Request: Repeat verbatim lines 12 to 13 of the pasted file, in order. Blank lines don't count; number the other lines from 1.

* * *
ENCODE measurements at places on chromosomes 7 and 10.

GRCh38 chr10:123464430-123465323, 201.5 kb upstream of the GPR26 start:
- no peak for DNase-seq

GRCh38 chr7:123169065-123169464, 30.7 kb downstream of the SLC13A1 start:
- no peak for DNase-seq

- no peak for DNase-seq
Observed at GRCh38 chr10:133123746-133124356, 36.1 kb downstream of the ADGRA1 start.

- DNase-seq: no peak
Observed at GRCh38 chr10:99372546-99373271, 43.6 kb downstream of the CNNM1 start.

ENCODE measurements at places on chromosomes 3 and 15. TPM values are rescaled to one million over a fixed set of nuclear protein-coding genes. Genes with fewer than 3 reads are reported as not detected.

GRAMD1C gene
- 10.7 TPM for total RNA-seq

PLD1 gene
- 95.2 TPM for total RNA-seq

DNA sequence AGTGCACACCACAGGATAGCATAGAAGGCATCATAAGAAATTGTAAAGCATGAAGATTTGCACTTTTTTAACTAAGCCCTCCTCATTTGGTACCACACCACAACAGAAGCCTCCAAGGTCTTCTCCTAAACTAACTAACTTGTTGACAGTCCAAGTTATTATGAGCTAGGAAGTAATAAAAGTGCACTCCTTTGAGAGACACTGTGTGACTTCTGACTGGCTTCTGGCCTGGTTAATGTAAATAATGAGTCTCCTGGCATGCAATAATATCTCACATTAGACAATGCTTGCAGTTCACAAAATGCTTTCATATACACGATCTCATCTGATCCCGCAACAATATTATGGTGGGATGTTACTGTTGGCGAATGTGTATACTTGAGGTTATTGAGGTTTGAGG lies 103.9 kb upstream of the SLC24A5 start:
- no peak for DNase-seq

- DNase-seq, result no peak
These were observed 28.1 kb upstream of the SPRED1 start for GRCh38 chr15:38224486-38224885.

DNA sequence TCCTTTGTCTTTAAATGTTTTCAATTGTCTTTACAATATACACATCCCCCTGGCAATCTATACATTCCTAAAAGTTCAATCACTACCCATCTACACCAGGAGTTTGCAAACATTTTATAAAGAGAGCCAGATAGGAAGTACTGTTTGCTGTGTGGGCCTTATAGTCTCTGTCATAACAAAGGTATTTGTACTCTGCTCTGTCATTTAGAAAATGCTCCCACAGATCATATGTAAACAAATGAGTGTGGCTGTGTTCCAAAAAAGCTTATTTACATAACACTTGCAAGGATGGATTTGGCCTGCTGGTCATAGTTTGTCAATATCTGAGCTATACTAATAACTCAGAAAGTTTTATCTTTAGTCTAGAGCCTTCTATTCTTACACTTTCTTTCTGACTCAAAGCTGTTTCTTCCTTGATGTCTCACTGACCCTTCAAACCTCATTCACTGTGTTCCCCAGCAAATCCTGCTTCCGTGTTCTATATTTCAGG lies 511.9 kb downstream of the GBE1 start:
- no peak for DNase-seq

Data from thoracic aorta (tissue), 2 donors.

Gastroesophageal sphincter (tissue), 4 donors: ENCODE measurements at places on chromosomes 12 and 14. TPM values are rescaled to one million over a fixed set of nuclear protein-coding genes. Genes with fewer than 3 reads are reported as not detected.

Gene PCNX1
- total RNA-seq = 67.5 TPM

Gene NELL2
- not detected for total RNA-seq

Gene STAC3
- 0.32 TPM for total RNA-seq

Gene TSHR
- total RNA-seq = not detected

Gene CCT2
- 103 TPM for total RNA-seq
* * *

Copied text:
- 10.7 TPM for total RNA-seq

PLD1 gene